He meets Camilla and Valentine, starving in an attic, and the three, having much in common, move into an apartment together.  Their story involves a scheming step-mother, Livia,  and her evil plots to turn the father against the children and thus acquire all his money.  They suffer greatly until rescued by David.

Meanwhile Cynthia’s cousin dies and she’s left with 30 lbs.  She takes coach to London together with three fellow travelers:  a social butterfly, a cleric, and an atheist.  The coach rolls over and the atheist breaks a leg.  The cleric offers her marriage and she becomes disgusted and decides never to talk to men for the rest of her life.  But once in London, she happens to meet David again and moves in with him and Camilla and Valentine.

The four fellow-roomies meet other distressed persons, Isabelle and Dumont among others, and hear their sad stories, having mostly to do with greedy parents and lost children, featuring varying amounts and types of hypocrisy that end in death or bereavement and/or  poverty.  But ultimately, David falls in love with Camilla and Valentine falls for Cynthia and they all get married.  This is the end of the book as originally written but there’s another addendum added at a later date which is entitled “Volume the Last”.

This final section details the actions of a false friend who helps a lawyer steal all David’s money.  There’s an explosion that burns down the house inhabited by David and Camilla.  The other two have emigrated to Jamaica, where their hopes of successful farming come to naught:  Valentine dies of yellow fever and Cynthia returns in time to alleviate the poverty that David and his wife have fallen into as a result of the trickery of lawyers and local land owners.  (spoiler ahead)  David and Camilla’s children have died one by one and soon Camilla passes as well, leaving only David and Cynthia to comfort each other.  But soon David dies also, and book ends.

This could almost be termed as a picaresque novel.  It bears some similarities to Sarah’s brother’s style, especially to “Tom Jones”.  The progress of events is serial in nature, but mainly communicated through the experiences of narrators in the plot rather than through the train of circumstances that Tom himself undergoes.  It gets confusing at times, with characters appearing, disappearing, and surfacing again.  And although the presentation of universal hypocrisy in the society of the time is effective, it does get tedious after a while…  But apparently it was a very popular book at the time.  Sarah went on to write a couple more novels and a children’s book, “The Governess” which was widely accepted.  It was an interesting read in that Henry’s faint image could occasionally be discerned peeping through the interlaced textual presentation, as if approving the progression of the narrative.  Henry was a well known judge and presumably he and his sister discussed London society and it’s relation to morality and the law upon occasion…  at least that’s the feeling i got…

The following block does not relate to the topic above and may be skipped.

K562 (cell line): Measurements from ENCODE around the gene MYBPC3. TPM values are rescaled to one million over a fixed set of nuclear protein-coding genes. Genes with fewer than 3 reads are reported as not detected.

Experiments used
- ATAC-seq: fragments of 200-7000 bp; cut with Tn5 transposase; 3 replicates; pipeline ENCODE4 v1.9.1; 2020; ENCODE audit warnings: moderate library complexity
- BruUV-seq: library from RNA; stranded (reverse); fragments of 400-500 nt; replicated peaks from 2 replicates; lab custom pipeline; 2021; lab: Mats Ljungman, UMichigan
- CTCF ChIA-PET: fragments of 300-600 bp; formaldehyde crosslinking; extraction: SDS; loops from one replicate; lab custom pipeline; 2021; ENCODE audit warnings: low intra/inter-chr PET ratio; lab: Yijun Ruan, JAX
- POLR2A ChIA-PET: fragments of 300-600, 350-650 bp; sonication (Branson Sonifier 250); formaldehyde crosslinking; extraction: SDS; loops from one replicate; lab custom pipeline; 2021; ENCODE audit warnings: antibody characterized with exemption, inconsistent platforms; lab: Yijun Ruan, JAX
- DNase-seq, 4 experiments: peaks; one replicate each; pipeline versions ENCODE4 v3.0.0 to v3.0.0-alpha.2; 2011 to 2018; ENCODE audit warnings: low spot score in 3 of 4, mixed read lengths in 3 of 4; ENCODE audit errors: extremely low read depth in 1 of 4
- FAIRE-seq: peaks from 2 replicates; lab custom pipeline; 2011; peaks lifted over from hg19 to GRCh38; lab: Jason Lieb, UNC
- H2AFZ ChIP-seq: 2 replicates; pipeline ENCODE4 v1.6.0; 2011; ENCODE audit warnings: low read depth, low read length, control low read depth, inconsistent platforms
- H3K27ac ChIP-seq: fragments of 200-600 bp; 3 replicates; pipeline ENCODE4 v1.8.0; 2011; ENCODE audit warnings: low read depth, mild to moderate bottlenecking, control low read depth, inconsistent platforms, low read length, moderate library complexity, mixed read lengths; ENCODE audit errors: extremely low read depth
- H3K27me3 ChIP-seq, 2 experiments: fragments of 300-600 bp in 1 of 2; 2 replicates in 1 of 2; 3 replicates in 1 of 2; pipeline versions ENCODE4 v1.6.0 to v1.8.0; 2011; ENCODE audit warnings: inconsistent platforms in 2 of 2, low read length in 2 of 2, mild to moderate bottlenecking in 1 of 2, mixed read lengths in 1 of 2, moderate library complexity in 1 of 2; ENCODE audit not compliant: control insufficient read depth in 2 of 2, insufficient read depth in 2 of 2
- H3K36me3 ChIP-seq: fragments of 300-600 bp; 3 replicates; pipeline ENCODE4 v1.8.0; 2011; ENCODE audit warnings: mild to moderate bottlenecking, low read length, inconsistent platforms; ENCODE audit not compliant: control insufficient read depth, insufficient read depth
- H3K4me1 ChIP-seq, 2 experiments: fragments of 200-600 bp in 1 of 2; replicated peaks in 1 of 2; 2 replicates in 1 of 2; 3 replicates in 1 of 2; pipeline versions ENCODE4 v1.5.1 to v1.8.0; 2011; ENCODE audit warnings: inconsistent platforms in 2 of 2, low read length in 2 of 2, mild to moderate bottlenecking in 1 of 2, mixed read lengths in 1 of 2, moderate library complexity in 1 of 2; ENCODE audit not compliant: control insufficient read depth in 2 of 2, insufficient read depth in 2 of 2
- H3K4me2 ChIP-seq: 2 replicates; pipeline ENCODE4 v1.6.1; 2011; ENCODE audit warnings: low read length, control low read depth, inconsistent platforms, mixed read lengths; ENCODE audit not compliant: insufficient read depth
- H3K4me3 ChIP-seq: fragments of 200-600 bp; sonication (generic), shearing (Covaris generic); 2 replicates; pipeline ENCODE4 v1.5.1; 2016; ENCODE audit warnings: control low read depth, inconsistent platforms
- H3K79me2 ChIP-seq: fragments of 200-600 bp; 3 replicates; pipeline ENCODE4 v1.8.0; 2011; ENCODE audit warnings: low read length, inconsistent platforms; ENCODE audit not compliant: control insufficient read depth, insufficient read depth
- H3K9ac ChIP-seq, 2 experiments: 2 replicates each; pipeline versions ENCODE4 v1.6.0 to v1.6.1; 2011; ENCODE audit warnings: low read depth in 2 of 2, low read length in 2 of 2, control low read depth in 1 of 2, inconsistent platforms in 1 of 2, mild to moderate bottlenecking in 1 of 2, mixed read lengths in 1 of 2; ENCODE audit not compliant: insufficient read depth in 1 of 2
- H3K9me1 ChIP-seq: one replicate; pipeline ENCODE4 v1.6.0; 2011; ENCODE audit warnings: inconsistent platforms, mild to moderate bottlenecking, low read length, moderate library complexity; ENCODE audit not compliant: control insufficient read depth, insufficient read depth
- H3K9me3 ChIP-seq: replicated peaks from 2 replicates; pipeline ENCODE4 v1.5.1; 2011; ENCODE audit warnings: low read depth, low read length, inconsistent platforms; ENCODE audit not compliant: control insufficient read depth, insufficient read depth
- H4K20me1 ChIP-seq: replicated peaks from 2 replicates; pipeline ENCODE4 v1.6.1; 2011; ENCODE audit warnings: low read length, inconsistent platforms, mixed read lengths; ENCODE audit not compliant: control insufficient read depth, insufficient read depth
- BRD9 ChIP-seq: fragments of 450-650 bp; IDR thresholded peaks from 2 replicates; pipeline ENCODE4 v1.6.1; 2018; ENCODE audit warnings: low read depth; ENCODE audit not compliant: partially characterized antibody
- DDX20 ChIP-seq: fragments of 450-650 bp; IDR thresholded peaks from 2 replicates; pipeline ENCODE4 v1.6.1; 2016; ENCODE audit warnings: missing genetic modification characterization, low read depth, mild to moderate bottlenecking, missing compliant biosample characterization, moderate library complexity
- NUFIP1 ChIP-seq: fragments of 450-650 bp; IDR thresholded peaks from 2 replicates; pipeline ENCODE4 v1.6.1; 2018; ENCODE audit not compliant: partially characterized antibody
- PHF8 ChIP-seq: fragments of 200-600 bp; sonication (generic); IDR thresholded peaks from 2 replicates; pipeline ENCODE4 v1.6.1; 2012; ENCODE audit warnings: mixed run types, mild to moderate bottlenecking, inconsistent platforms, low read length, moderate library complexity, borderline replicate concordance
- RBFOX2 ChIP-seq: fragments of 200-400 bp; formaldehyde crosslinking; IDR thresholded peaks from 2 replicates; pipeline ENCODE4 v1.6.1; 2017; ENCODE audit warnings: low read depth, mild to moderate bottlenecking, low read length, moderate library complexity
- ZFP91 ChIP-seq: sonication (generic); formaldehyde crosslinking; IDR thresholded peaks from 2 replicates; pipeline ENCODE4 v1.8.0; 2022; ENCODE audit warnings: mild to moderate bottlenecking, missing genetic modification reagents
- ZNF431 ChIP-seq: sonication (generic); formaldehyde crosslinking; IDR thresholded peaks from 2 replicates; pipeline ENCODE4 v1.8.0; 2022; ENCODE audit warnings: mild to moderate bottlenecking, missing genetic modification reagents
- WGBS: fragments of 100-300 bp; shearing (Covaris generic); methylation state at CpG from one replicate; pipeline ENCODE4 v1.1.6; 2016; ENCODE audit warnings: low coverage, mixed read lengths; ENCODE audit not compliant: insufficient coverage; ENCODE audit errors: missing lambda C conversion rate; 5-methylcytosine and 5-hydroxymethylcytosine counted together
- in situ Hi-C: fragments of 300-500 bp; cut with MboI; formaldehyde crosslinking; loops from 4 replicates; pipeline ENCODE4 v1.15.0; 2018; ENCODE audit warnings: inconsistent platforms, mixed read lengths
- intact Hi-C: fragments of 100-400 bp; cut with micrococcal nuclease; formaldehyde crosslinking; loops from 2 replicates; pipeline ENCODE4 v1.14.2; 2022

Joseph Conrad (1857-1924)

This book is a sort of melange of anecdote, adventure, and philosophy,  and a paean to the beauty of water.  Conrad alludes to the difficulties associated with sailing in tall ships all over the world, from Australia to America and beyond.  The dangers of landfall and departure are referred to as real and nerve-wracking, what with variable winds and tides and the perilous peregrination between reefs, sandbanks and shoals.  On one of his first voyages, he managed a tricky departure from Bangkok which elicited a wry comment from the chief mate:  “You always do seem to get out of a mess somehow”.

Conrad considered sailing in wind-propelled craft an art, not a skill.  The latter term was reserved for steam ships, which required no knowledge or awareness of water or wind, just the ability to shove a motor-driven barge in a given direction.  Manning and controlling a full sweep of ship-borne canvas in storm and calm, estimating tidal forces and achieving the optimum balance between speed and safety required many years of experience and study.

Sometimes ships have, seemingly, minds of their own.  Once, when Conrad first commanded a ship, he attempted a fancy and daring approach to a mooring that was just  to leeward of a Dutch brig anchored near shore.  Because his vessel didn’t immediately answer to the helm, one of the ship’s spars accidentally poked a hole through the spanker (an aft sail ) of the intervening boat.  Embarrassing.